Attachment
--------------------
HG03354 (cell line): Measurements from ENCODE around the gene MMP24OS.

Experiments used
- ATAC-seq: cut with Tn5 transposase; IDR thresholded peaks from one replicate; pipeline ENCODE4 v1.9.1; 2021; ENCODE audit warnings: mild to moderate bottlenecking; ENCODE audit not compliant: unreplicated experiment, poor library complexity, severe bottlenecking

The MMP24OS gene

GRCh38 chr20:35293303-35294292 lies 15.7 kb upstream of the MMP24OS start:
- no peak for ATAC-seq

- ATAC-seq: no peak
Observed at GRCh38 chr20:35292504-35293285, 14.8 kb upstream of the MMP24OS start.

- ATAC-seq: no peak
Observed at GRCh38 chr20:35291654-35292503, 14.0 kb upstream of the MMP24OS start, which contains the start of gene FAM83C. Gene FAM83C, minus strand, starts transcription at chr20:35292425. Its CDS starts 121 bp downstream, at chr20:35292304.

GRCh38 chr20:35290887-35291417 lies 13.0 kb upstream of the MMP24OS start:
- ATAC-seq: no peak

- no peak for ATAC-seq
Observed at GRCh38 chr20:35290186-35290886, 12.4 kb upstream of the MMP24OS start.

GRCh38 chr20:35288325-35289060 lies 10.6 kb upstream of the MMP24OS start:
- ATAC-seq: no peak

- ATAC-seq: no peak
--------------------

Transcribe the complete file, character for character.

HG03354 (cell line): Measurements from ENCODE around the gene MMP24OS.

Experiments used
- ATAC-seq: cut with Tn5 transposase; IDR thresholded peaks from one replicate; pipeline ENCODE4 v1.9.1; 2021; ENCODE audit warnings: mild to moderate bottlenecking; ENCODE audit not compliant: unreplicated experiment, poor library complexity, severe bottlenecking

The MMP24OS gene

GRCh38 chr20:35293303-35294292 lies 15.7 kb upstream of the MMP24OS start:
- no peak for ATAC-seq

- ATAC-seq: no peak
Observed at GRCh38 chr20:35292504-35293285, 14.8 kb upstream of the MMP24OS start.

- ATAC-seq: no peak
Observed at GRCh38 chr20:35291654-35292503, 14.0 kb upstream of the MMP24OS start, which contains the start of gene FAM83C. Gene FAM83C, minus strand, starts transcription at chr20:35292425. Its CDS starts 121 bp downstream, at chr20:35292304.

GRCh38 chr20:35290887-35291417 lies 13.0 kb upstream of the MMP24OS start:
- ATAC-seq: no peak

- no peak for ATAC-seq
Observed at GRCh38 chr20:35290186-35290886, 12.4 kb upstream of the MMP24OS start.

GRCh38 chr20:35288325-35289060 lies 10.6 kb upstream of the MMP24OS start:
- ATAC-seq: no peak

- ATAC-seq: no peak